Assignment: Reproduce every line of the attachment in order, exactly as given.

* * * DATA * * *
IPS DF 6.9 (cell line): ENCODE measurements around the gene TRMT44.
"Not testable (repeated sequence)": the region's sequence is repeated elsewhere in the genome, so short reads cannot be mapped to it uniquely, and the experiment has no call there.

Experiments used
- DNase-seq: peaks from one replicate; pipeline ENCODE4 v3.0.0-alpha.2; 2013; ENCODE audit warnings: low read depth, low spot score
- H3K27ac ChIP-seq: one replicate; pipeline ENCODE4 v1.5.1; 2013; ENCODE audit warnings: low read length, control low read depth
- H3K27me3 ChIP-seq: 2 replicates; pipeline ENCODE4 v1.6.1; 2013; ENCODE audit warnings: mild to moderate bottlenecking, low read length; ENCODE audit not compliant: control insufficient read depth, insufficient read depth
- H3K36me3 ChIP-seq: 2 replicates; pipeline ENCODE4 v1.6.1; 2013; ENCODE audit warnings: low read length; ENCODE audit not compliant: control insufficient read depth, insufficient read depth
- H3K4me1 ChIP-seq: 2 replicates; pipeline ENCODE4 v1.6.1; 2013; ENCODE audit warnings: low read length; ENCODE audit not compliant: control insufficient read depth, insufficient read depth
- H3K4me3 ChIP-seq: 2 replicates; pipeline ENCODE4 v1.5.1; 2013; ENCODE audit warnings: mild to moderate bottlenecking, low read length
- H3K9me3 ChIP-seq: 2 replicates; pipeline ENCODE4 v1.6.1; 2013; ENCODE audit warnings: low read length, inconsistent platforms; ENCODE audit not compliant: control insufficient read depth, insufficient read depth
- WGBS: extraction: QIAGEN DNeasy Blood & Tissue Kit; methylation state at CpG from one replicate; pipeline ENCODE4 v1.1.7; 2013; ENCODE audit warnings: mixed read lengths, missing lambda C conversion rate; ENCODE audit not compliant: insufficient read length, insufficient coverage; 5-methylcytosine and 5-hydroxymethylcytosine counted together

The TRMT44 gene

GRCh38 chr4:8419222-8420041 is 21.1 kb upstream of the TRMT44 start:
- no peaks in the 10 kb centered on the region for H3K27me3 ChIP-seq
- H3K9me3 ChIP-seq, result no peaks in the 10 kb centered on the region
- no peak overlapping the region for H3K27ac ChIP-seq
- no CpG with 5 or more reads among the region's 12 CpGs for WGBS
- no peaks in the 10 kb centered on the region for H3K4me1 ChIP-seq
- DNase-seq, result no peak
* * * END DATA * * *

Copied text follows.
IPS DF 6.9 (cell line): ENCODE measurements around the gene TRMT44.
"Not testable (repeated sequence)": the region's sequence is repeated elsewhere in the genome, so short reads cannot be mapped to it uniquely, and the experiment has no call there.

Experiments used
- DNase-seq: peaks from one replicate; pipeline ENCODE4 v3.0.0-alpha.2; 2013; ENCODE audit warnings: low read depth, low spot score
- H3K27ac ChIP-seq: one replicate; pipeline ENCODE4 v1.5.1; 2013; ENCODE audit warnings: low read length, control low read depth
- H3K27me3 ChIP-seq: 2 replicates; pipeline ENCODE4 v1.6.1; 2013; ENCODE audit warnings: mild to moderate bottlenecking, low read length; ENCODE audit not compliant: control insufficient read depth, insufficient read depth
- H3K36me3 ChIP-seq: 2 replicates; pipeline ENCODE4 v1.6.1; 2013; ENCODE audit warnings: low read length; ENCODE audit not compliant: control insufficient read depth, insufficient read depth
- H3K4me1 ChIP-seq: 2 replicates; pipeline ENCODE4 v1.6.1; 2013; ENCODE audit warnings: low read length; ENCODE audit not compliant: control insufficient read depth, insufficient read depth
- H3K4me3 ChIP-seq: 2 replicates; pipeline ENCODE4 v1.5.1; 2013; ENCODE audit warnings: mild to moderate bottlenecking, low read length
- H3K9me3 ChIP-seq: 2 replicates; pipeline ENCODE4 v1.6.1; 2013; ENCODE audit warnings: low read length, inconsistent platforms; ENCODE audit not compliant: control insufficient read depth, insufficient read depth
- WGBS: extraction: QIAGEN DNeasy Blood & Tissue Kit; methylation state at CpG from one replicate; pipeline ENCODE4 v1.1.7; 2013; ENCODE audit warnings: mixed read lengths, missing lambda C conversion rate; ENCODE audit not compliant: insufficient read length, insufficient coverage; 5-methylcytosine and 5-hydroxymethylcytosine counted together

The TRMT44 gene

GRCh38 chr4:8419222-8420041 is 21.1 kb upstream of the TRMT44 start:
- no peaks in the 10 kb centered on the region for H3K27me3 ChIP-seq
- H3K9me3 ChIP-seq, result no peaks in the 10 kb centered on the region
- no peak overlapping the region for H3K27ac ChIP-seq
- no CpG with 5 or more reads among the region's 12 CpGs for WGBS
- no peaks in the 10 kb centered on the region for H3K4me1 ChIP-seq
- DNase-seq, result no peak